By RASHAD ROLLE
Tribune Staff Reporter
PRIME Minister Perry Christie yesterday revealed that someone hacked the Ministry of Tourism’s website, which he said created “enormous national security implications” for the country.
Members of the House of Assembly were expected to debate the Sovereign Wealth Fund Bill and the Petroleum Bill to allow for oil exploration and drilling in the country.
However, following communications from government ministers on a range of issues, Mr Christie stood and said Cabinet ministers would retire for the duration of the session to discuss the implications of the hacking.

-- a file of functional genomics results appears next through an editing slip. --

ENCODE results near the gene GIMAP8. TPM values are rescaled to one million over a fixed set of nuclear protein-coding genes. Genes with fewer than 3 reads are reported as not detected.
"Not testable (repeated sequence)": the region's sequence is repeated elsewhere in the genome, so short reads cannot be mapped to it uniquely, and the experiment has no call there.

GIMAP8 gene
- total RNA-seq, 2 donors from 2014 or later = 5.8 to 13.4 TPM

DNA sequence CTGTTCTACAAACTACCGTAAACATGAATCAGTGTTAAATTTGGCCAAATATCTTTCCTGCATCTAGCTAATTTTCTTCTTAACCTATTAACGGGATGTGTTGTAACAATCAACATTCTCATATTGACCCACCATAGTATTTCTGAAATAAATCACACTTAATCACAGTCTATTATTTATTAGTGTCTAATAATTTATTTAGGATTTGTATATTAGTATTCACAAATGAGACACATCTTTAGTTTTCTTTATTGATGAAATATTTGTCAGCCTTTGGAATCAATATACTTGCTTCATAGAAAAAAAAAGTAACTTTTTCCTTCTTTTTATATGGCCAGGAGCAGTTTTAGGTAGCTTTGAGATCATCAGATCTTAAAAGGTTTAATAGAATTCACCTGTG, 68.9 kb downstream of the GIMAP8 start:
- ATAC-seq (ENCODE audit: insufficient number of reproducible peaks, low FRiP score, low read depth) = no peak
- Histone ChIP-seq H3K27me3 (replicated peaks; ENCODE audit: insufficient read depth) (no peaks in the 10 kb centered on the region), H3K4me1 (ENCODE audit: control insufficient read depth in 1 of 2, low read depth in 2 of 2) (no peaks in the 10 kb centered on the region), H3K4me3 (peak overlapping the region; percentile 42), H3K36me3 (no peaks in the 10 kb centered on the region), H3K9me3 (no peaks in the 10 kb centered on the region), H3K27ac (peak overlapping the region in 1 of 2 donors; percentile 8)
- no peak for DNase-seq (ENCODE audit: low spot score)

Subsequently the House of Assembly did not have an afternoon session and was suspended until May 20.
Mr Christie gave no details on the nature of the supposed national security threat, but suggested it had implications for the country’s reputation.
Attempts to get details from government and police officials yesterday on the hack were unsuccessful. When The Tribune visited the Ministry of Tourism’s website it appeared normal.
Mr Christie noted that a similar incident had happened in a Caribbean country, but did not name the nation.
According to international reports, the government website of St Vincent and the Grenadines was hacked earlier this month by a purported “Islamic State”.
According to I-Witness News (IWN), a message was posted on the St Vincent government’s website claiming that an “Islamist rebel group” had hacked the site.
“Visitors to the website were greeted by a message saying ‘Hacked by Moroccanwolf – Islamic State’ and a photo of a man firing a machine gun from the back of a pick up truck,” IWN reported.